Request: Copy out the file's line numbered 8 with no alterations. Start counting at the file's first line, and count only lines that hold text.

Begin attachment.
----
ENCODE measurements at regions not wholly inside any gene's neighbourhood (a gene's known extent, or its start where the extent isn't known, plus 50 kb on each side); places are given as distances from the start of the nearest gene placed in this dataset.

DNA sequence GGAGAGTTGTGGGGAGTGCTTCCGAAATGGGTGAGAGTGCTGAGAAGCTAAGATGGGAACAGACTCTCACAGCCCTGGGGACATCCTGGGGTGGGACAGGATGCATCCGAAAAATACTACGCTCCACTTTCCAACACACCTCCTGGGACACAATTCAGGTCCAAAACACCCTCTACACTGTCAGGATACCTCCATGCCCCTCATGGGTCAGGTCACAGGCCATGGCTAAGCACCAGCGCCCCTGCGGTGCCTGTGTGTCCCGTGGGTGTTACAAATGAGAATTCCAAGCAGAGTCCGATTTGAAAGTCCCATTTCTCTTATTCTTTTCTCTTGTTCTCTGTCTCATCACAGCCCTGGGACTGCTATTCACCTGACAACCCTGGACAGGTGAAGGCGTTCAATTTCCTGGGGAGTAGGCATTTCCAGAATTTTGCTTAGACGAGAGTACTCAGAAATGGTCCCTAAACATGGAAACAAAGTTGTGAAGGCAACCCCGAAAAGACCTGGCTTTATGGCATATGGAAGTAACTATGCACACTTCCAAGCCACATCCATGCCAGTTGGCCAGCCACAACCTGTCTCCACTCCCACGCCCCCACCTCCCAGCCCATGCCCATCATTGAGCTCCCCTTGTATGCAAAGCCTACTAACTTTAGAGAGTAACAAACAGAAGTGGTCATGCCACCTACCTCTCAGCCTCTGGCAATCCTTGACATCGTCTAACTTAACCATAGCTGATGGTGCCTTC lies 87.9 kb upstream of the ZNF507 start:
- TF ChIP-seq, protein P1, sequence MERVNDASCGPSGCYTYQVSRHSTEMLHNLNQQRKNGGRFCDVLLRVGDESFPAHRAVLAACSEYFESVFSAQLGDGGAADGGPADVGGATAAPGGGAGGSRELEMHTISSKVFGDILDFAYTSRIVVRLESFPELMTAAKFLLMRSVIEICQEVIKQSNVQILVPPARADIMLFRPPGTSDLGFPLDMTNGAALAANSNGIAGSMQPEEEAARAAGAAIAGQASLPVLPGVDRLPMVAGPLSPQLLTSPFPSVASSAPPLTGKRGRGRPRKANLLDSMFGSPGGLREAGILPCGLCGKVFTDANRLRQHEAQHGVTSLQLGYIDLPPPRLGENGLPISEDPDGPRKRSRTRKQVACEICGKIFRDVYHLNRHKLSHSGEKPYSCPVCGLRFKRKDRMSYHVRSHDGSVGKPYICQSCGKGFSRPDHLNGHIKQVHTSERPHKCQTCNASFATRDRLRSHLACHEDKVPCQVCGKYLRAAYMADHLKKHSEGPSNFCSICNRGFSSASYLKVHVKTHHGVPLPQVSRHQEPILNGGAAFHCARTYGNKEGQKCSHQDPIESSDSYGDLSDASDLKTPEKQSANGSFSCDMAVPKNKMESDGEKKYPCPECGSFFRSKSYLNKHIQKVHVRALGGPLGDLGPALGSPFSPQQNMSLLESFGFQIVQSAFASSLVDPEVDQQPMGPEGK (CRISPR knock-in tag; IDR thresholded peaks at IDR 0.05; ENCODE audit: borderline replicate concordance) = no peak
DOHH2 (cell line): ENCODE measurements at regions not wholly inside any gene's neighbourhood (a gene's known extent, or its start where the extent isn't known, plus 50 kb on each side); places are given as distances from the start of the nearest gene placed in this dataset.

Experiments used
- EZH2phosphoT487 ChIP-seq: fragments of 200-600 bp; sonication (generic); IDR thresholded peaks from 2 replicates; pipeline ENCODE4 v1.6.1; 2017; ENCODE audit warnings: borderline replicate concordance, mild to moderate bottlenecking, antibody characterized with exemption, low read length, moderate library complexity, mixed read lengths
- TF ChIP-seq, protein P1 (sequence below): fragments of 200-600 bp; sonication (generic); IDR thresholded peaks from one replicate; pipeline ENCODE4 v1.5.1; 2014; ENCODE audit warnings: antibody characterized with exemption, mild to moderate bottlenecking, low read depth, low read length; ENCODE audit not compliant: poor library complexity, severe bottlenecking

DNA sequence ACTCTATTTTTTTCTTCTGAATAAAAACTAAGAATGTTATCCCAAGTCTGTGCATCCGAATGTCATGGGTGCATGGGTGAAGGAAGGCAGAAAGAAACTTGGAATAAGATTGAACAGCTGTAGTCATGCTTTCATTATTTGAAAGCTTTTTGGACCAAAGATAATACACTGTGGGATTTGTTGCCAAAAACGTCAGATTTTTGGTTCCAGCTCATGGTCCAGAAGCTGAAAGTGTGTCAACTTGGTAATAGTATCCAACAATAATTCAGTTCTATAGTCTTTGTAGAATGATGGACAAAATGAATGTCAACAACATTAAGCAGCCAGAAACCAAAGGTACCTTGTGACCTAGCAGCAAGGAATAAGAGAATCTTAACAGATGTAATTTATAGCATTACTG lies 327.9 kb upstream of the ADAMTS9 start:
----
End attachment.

DNA sequence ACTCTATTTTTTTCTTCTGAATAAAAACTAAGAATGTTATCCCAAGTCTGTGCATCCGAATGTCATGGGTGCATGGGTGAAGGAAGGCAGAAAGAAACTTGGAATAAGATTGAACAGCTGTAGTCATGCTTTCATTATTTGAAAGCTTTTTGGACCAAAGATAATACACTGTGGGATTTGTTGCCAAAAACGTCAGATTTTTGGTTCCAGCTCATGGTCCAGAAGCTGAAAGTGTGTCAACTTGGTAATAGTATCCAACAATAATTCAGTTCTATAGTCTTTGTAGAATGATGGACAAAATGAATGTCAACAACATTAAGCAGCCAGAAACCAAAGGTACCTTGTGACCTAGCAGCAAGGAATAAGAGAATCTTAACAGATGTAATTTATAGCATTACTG lies 327.9 kb upstream of the ADAMTS9 start: